Also, if you can click through to examples sites, double-check that they are genuine! I have seen “portfolio examples” that are clearly fabricated. Perhaps the telephone number of the web designer’s “customer” is 01234 5678910, or the domain name is a subdomain rather than a real domain name. Be vigilant – it will be worth it!
2. Do they offer testimonials that can be verified?
As with tradespeople, the best way to gauge a web designer is on testimonials from previous clients. I care about the work I do, and I want to ensure that my customers are satisfied. On completion of their site, all my customers are sent a short questionnaire about the quality of my work, service, price, etc., and I am proud to display these on my site. Your web designer should be happy for you to contact previous clients, as this is truly the only way that the testimonials can be verified.
3. How much do they charge for hosting?
When you get a web design quote, you will often find that hosting is included free of charge for the first year. You must ensure that you know exactly how much your hosting is going to cost after this time. For example, I had a customer who had a great website that had cost GBP50, but they were being charged GBP30 per month for hosting! This is far too much (and, in my opinion, unethical). Their cheap web design ended up costing them a fortune.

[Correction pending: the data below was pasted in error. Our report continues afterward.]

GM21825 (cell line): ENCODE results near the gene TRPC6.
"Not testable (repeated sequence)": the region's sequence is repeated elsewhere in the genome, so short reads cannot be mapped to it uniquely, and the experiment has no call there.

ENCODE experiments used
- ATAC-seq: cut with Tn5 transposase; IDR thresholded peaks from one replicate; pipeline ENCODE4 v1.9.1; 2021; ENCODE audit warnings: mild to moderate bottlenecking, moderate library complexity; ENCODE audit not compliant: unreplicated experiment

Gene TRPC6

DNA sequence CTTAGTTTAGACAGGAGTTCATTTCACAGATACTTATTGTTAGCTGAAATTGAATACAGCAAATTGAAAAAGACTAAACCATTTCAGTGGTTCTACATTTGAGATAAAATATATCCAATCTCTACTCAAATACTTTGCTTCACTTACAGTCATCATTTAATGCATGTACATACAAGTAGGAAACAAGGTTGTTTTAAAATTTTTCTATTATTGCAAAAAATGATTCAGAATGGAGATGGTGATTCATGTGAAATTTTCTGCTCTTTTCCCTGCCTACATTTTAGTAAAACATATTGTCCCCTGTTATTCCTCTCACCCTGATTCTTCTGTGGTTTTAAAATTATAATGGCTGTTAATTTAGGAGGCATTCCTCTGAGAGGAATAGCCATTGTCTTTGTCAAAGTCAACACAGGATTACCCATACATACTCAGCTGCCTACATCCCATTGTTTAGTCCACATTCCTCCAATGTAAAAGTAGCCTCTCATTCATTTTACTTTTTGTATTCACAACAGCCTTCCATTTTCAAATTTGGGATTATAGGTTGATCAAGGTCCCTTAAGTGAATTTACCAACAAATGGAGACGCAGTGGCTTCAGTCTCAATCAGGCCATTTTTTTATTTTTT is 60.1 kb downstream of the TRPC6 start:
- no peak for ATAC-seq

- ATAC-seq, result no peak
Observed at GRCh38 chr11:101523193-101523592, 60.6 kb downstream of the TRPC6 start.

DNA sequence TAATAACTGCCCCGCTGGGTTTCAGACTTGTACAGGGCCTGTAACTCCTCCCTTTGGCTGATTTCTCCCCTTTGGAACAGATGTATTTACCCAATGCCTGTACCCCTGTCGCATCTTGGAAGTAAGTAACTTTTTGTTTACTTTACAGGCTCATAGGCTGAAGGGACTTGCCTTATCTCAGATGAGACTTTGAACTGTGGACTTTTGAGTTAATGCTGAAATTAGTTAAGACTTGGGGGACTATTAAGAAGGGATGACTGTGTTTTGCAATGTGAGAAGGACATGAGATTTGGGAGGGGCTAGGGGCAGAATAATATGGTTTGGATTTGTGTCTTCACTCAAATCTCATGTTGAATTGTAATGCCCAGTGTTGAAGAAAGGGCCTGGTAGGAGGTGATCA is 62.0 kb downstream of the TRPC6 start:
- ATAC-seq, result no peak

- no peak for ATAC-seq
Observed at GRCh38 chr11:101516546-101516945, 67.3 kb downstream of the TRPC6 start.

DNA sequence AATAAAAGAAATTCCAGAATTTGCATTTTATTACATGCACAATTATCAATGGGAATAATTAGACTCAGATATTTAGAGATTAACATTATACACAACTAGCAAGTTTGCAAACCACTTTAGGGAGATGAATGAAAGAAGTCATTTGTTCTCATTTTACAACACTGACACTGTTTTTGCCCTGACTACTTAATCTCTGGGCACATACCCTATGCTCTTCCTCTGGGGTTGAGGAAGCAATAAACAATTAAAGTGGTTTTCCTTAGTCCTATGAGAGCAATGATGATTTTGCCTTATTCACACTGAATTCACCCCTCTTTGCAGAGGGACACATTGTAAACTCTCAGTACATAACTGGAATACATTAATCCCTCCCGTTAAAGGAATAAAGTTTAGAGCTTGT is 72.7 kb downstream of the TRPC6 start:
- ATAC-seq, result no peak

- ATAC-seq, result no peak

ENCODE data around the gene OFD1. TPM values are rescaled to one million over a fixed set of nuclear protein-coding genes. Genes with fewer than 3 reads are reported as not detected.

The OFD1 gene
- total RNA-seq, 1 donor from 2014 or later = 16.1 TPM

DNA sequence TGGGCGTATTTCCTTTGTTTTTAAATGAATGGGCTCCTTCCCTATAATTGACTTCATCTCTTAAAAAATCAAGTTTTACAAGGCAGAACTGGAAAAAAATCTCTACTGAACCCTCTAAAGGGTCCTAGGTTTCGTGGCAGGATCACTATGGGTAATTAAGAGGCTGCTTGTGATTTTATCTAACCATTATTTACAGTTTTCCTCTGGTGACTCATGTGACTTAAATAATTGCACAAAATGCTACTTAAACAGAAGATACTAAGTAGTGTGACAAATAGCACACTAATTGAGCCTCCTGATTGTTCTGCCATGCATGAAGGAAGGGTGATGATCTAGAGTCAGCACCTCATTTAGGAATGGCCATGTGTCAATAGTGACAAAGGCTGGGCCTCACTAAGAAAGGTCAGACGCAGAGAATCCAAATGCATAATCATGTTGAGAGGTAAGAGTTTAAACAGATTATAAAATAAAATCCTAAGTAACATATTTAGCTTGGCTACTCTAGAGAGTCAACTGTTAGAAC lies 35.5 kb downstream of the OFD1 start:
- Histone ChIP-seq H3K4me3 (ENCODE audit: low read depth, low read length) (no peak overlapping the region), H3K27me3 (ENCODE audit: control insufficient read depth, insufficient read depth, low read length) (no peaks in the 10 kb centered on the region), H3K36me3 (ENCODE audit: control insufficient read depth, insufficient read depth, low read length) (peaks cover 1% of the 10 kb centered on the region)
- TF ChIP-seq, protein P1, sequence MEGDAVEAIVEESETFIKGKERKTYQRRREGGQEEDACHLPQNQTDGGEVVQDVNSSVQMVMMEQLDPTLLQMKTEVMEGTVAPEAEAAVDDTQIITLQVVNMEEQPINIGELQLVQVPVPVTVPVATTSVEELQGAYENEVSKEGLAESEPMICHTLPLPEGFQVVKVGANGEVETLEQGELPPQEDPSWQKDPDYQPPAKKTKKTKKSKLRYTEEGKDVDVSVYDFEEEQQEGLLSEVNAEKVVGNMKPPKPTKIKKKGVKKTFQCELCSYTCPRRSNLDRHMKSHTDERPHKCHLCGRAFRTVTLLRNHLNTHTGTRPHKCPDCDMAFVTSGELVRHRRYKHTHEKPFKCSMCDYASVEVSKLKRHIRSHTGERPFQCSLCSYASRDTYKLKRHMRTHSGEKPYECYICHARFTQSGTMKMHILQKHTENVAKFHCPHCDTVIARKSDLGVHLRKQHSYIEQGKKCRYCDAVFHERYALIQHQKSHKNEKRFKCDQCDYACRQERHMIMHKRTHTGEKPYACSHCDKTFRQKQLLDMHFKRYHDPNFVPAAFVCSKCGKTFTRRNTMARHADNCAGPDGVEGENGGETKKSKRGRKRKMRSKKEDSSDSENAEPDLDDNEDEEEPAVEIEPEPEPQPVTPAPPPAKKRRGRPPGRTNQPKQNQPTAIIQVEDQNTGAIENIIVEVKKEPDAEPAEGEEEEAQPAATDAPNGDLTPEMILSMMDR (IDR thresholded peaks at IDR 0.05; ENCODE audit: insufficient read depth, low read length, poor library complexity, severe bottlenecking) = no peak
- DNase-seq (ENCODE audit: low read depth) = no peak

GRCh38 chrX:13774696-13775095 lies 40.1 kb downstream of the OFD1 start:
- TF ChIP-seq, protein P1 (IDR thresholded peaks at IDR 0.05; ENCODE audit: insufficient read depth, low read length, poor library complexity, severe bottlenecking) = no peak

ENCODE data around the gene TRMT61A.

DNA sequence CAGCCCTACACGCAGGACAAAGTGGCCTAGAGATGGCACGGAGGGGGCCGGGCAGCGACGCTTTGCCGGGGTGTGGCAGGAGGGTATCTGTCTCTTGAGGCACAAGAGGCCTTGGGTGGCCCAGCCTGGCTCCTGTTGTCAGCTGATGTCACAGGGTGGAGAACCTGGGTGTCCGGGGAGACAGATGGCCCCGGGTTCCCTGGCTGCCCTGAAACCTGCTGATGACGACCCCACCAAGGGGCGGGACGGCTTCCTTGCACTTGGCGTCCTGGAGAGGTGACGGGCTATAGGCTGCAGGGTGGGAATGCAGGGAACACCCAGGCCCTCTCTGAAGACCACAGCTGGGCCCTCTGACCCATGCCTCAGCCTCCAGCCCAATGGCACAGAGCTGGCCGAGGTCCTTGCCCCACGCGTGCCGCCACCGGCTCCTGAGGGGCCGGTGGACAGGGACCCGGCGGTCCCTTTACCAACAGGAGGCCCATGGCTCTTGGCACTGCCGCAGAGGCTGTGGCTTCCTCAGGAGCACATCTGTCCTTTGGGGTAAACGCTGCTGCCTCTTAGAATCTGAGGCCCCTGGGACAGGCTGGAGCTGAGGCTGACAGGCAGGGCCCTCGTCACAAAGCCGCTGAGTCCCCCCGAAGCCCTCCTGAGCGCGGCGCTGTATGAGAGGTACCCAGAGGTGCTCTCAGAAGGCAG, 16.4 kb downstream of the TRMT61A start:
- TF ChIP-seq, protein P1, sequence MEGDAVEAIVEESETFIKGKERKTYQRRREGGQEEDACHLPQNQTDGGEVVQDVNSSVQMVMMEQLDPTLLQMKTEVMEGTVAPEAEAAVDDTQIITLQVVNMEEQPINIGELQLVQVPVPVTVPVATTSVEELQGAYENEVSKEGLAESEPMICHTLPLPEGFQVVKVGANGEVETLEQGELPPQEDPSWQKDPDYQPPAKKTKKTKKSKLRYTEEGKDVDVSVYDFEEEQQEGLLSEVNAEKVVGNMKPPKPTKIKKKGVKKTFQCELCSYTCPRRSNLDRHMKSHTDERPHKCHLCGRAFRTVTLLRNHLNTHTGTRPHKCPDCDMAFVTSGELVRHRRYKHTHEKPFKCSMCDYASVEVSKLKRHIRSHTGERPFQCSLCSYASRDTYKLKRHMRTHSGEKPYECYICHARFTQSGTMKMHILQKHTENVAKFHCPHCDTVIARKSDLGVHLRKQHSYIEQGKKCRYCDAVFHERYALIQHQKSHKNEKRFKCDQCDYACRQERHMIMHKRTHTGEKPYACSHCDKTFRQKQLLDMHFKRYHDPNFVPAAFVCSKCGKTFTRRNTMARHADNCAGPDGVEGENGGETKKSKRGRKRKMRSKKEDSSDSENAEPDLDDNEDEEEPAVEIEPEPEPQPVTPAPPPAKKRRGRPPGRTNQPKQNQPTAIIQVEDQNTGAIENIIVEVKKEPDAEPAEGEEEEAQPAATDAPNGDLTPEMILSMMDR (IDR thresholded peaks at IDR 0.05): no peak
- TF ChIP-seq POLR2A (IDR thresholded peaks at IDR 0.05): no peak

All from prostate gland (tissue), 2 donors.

You should expect to pay anything from GBP30-GBP60 per year for your hosting for an average site. More than this, and I would walk away. Conversely, if you are told that hosting is “free forever,” I would also be suspicious. Perhaps you will be charged a high fee to renew your domain name instead…
4. Will they accept payment from you without having discussed your needs first?